Scots Police slam mobile phone drivers with £1.2m fines during 2009


By Oliver Farrimond

CHATTY drivers in Scotland have had to pay up almost £1.2 million this year for using their mobiles while driving.

Scotland’s police forces issued nearly 20,000 statutory notices to careless road users, worth £60 each.

The figures, obtained through a Freedom of Information request, show that police in Strathclyde issued by far the most – including two to their own officers.

However Andrew Howard, head of road safety at AA, said that more should be done to catch careless drivers.

He said: “When you consider that there are millions of drivers in Scotland, and millions of mobile phone users, it’s clear that these fines represent only a fraction of those actually committing the offence.

“Using your phone whilst driving is more than just a distraction – you can lose your peripheral vision, and drivers prosecuted following fatal accidents for mobile phone use can end up in jail.

“And it’s not a distraction when drivers consciously make a decision to make a call whilst driving.

“The difficulty with the mobile phone law is that a lot of people just aren’t aware how dangerous and careless it really is.

“The police could do more to raise awareness in the same way they do for drink-driving.”

Dumfries and Galloway issued the fewest tickets – just 399 – and Fife, Grampian and Northern police forces handed out roughly 2,000 between them.

Tayside Police issued 823 tickets totalling £49,380 in fines – but revealed that so far only around £35,000 had been collected.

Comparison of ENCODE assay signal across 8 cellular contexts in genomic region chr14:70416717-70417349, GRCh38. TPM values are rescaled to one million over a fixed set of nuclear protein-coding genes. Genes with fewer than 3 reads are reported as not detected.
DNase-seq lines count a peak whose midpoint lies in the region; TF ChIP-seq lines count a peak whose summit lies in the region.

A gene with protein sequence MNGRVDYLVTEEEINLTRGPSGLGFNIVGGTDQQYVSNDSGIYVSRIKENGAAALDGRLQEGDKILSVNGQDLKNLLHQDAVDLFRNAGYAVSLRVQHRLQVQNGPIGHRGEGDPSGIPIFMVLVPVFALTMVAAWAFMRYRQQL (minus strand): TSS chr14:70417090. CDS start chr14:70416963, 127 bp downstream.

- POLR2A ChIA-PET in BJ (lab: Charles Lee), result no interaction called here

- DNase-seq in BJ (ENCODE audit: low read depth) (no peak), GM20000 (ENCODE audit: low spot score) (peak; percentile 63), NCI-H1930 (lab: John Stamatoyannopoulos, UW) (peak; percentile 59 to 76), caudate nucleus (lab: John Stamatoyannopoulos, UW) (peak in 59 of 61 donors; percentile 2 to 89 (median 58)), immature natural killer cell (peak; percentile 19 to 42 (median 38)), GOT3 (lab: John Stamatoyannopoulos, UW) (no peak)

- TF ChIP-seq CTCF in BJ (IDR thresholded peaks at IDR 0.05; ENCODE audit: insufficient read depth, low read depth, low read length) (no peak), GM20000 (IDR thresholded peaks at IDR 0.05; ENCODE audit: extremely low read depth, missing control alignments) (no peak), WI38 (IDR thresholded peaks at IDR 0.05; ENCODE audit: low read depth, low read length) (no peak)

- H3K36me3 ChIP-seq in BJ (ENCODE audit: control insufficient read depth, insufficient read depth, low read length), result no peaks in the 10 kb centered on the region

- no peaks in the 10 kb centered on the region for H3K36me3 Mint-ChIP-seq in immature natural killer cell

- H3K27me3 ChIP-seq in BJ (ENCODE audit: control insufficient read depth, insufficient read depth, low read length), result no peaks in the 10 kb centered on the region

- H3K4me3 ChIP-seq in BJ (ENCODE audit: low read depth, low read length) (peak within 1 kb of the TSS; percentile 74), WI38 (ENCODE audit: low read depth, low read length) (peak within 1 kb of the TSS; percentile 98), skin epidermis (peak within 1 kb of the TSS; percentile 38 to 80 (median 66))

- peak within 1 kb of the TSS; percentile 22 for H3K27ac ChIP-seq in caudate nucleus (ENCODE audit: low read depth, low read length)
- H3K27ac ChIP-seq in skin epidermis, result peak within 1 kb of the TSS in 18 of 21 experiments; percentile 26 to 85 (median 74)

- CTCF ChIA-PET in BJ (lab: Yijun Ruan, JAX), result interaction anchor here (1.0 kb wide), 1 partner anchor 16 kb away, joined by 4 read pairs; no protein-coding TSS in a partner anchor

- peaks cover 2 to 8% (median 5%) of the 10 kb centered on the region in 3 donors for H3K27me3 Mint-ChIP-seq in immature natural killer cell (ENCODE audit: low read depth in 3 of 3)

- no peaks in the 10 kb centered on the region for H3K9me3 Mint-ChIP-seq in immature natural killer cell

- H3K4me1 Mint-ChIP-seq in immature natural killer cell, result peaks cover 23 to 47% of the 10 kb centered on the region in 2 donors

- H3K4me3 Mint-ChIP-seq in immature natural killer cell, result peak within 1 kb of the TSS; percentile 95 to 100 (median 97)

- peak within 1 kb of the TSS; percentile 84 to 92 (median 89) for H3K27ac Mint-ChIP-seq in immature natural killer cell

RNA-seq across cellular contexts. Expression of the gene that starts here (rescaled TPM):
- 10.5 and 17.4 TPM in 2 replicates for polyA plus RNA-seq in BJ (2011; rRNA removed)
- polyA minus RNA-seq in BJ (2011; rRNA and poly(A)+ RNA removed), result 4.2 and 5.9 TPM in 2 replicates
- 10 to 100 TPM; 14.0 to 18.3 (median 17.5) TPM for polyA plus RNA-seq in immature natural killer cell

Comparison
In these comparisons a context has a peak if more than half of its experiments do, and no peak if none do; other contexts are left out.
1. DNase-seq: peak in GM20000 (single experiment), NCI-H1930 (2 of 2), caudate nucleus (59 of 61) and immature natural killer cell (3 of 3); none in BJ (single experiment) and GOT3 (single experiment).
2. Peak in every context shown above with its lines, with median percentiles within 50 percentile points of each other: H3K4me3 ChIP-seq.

Lothian and Borders and Strathclyde police forces issued by far the most fixed penalty notices since 1 January 2009 – 15,654 tickets between them totalling £939,240 between them.

A spokesman for Lothian and Borders Police said: “Lothian and Borders Police is committed to ensuring our roads remain safe and treat all motoring offences extremely seriously.

“The use of a mobile phone distracts drivers from the road, reducing concentration and increasing the chances of being involved in a collision.

“Anyone found using a phone while driving will receive three points on their licence and a fine for £60 under legislation introduced in 2007.”

Chief Inspector Stewart Carle, Strathclyde Road Policing Unit, added: “I cannot emphasise enough the grave risk people are putting themselves, and other road users in by using a mobile phone when driving.

“It’s so important that people concentrate on their driving rather than talking on their mobile phone, a distraction which can impair driving ability in a similar way as alcohol does.

“Our advice is simple: Don’t take the call or read that text message – it may be your last.”

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  1. Rather than a 3 point penalty and a £60 fine, an automatic 3 month ban would be a much greater deterrent to wayward drivers.

    What did we all do before the mobile ‘phone became commonplace?

    The confiscation of the phone would also provide drivers with second thoughts about using them whilst on the move.

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